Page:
entire chapter 7 deals with anger, unreasonable dislikes, and
prejudice. It also discusses the anger that often occurs in an intimate
relationship, such as marriage or between parents and teenagers. Few
of us have learned to have Carl Roger's unconditional positive regard
or John the Evangelist's philosophy of "turn the other cheek" to forgive
everyone. For many unaccepting people it would be easier (than
forgiveness--see chapter 7) to try desensitizing our emotions (chapter
12), determinism (chapter 14), challenging our irrational ideas
(chapter 14), and gaining insight into the origin of the dislike (chapters
7 & 15).
The only safe and sure way to destroy an enemy is to make him/her a friend.
Self-disclosure and self-acceptance
Humanists, such as Jourard (1974), emphasized the importance of
self-disclosure in becoming intimate with another person, either a
friend or lover. Self-disclosure is a reflection of a healthy personality.
It deepens relationships. Showing your true feelings, your real self, is
a part of intimacy. Of course, self-disclosure can be excessive or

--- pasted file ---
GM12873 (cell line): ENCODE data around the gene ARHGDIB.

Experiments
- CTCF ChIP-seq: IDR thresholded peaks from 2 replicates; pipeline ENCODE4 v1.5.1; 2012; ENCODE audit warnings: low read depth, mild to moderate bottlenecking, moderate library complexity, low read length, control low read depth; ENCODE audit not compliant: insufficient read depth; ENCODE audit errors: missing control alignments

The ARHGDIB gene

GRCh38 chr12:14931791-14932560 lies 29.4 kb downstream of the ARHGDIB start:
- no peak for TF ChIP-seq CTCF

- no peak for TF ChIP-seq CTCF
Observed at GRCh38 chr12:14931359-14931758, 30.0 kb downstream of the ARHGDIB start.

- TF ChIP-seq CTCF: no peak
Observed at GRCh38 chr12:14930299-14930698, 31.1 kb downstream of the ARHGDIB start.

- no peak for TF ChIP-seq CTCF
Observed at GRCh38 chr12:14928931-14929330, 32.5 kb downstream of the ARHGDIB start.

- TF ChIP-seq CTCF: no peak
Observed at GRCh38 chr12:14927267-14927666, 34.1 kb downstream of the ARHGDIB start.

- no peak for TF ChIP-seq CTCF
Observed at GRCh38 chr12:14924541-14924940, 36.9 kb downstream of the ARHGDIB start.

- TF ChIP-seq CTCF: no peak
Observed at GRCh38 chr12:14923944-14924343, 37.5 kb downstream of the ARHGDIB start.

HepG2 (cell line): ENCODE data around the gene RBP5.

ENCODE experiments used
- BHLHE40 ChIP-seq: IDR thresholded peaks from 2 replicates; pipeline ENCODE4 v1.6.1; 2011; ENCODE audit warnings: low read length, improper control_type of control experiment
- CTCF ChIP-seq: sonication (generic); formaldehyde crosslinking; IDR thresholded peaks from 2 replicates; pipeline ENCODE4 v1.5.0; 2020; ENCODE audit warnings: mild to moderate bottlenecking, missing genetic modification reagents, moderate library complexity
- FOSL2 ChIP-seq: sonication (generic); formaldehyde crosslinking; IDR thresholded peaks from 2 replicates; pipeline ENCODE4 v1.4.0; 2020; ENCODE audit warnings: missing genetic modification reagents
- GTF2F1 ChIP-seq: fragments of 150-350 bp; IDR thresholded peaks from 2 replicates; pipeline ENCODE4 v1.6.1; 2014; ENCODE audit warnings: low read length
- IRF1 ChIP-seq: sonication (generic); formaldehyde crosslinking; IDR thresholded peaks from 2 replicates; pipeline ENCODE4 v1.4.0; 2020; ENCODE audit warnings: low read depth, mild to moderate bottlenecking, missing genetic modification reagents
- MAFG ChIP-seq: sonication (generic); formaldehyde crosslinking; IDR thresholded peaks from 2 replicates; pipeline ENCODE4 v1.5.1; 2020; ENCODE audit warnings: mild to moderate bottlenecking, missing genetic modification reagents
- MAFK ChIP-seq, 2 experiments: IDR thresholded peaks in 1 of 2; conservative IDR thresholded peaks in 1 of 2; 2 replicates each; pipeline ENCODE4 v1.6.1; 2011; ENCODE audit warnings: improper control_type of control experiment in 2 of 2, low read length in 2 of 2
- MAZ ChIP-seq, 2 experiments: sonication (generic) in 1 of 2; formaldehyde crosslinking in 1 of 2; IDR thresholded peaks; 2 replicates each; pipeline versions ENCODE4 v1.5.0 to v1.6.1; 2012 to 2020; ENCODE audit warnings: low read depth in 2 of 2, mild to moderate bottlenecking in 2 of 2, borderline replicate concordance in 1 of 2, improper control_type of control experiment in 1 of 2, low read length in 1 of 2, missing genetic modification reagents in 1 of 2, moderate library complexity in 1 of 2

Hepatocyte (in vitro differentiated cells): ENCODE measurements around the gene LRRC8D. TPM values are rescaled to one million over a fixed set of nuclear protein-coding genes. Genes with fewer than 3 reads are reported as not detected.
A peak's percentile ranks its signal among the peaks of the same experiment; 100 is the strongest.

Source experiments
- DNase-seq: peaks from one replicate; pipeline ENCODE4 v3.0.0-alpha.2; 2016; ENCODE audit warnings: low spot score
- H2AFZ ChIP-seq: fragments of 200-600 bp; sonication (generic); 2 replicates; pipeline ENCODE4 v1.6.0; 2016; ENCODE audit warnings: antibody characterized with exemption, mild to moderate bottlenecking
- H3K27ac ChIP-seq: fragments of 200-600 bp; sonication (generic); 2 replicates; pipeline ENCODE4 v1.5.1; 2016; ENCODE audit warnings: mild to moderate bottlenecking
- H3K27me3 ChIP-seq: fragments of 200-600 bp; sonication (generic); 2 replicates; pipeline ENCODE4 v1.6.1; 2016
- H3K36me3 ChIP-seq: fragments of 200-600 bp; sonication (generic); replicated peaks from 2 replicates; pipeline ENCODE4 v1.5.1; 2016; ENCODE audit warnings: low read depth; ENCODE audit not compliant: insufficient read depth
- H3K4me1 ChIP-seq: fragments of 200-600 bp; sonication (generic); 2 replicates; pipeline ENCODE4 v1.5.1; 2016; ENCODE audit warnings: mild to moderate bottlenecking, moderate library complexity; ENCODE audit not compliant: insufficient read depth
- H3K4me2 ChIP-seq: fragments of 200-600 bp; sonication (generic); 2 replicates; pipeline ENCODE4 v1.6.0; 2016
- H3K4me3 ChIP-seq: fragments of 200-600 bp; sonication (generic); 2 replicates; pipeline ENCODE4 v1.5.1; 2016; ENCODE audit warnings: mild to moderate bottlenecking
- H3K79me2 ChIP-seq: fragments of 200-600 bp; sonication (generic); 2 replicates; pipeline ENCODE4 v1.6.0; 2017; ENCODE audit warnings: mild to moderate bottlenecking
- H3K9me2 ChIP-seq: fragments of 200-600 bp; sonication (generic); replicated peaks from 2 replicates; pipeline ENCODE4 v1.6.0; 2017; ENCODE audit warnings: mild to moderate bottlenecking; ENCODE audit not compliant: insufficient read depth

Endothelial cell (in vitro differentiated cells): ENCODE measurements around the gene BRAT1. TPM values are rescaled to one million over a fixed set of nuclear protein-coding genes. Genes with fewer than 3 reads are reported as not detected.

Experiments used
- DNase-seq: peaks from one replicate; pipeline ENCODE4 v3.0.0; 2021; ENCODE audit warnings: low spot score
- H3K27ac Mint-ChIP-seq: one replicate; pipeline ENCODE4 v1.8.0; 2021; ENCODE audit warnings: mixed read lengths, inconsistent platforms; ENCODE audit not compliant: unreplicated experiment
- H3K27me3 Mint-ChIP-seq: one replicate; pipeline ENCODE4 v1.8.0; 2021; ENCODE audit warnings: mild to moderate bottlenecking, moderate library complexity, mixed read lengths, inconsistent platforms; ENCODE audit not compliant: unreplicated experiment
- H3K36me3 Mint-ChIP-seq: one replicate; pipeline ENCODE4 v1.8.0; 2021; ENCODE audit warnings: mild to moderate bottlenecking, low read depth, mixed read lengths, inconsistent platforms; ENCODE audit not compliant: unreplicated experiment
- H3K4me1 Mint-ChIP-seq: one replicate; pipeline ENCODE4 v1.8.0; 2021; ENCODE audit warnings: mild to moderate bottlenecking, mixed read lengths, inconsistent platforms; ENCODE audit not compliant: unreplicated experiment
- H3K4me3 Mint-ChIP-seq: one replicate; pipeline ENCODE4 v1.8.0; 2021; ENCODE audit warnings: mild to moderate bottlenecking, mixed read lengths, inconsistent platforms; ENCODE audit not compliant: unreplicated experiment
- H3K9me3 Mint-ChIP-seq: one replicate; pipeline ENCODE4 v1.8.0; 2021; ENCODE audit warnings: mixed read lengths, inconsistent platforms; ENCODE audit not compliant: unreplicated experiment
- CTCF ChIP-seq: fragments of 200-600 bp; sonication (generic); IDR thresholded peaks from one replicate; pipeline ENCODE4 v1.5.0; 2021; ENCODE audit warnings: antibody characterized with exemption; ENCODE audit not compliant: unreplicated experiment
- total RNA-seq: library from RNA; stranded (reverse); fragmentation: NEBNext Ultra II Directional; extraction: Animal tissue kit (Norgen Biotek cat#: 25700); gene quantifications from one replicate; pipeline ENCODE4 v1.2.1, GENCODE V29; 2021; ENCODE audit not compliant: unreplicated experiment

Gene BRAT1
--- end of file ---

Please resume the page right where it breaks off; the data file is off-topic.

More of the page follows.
premature, e.g. "I thought about killing myself last week" or "I really
like the shape of your butt" might scare off a new boy/girlfriend
(Rubin, 1973). Furthermore, we all have thoughts that are best left
unsaid. However, a more common problem is when we assume (often
erroneously) others will be unimpressed or won't like us as we really
are and, thus, we think we need to pretend to be something we aren't.
We pretend in order to impress someone or to hide our shame.
Actually, the pretender will probably look phony and feel stressed
enough that a relationship will not develop. A better approach is
honesty. Not everyone will like us if we're honest, but those that do
will at least like our real selves, not our phony selves (see chapter 13).
Not only is self-disclosure mentally healthy, but "opening up" to
others is good for your physical health too (Pennebaker, 1990).
According to Pennebaker, an authority in health psychology and stress,
holding back our thoughts and emotions may cause physical harm and
pain. Talking about troubling thoughts relieves internal stress.
Interestingly, according to Pennebaker, confessing your secrets to
others or just writing down your feelings, as in a diary, are both
A friend is a person with whom you dare to be yourself.